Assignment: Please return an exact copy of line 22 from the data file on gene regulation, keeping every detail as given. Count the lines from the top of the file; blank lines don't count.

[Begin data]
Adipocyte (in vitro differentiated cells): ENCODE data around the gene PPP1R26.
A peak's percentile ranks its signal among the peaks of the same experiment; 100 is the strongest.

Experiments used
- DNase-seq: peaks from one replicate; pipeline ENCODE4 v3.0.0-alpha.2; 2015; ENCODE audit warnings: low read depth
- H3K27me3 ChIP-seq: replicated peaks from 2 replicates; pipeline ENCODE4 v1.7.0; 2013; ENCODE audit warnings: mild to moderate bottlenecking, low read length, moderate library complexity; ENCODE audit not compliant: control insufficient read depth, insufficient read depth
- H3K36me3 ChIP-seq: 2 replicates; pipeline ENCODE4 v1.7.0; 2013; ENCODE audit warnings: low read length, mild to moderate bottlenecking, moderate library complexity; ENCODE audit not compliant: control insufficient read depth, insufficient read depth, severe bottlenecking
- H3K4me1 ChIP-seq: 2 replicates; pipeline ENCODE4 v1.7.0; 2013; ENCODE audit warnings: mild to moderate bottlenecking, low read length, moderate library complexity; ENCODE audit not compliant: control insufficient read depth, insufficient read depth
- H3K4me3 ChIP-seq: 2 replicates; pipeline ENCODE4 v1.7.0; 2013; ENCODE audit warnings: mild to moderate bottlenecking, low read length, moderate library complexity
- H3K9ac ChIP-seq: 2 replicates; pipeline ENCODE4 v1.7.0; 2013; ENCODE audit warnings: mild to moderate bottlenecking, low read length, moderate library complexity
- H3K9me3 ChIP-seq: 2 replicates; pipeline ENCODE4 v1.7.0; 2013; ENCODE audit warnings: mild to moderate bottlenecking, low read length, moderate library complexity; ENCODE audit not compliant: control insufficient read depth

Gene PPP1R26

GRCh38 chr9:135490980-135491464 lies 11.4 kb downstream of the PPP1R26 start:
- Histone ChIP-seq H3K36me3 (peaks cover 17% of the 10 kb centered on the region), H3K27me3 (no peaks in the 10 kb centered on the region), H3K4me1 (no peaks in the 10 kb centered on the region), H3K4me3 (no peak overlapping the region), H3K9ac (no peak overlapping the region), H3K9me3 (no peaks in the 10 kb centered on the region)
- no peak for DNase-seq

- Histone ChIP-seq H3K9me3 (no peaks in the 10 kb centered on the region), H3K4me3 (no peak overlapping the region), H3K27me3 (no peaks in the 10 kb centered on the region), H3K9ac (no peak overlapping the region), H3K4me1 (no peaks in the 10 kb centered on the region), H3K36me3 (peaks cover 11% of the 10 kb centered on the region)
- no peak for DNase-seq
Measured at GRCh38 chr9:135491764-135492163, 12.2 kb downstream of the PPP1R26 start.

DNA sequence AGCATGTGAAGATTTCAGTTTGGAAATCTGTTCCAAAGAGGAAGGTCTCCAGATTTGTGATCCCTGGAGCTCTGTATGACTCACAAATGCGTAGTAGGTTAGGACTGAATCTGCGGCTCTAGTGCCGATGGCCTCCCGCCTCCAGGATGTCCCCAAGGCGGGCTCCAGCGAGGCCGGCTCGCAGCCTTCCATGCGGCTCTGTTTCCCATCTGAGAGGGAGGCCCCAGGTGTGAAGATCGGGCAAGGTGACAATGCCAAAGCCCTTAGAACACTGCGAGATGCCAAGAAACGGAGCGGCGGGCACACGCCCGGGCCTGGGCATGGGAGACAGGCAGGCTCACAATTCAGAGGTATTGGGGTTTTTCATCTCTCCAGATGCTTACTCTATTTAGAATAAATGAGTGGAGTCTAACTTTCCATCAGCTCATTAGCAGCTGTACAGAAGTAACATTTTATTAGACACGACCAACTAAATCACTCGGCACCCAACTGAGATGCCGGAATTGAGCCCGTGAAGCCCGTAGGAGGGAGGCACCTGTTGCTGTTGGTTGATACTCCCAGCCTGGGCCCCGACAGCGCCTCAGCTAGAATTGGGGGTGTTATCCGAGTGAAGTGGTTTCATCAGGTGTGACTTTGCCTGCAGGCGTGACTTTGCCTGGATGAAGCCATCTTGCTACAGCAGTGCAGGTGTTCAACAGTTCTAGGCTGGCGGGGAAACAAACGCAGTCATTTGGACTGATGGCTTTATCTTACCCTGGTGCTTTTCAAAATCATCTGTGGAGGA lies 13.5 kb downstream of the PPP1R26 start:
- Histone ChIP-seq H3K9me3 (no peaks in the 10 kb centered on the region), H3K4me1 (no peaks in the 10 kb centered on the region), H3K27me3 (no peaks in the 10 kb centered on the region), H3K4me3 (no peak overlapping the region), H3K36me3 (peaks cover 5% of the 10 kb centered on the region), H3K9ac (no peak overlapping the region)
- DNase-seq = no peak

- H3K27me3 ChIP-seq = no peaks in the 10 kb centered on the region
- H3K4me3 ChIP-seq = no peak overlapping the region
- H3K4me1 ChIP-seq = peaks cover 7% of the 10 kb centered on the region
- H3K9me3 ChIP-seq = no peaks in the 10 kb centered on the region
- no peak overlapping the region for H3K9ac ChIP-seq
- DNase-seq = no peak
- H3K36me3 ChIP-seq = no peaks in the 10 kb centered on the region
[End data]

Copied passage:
- H3K4me3 ChIP-seq = no peak overlapping the region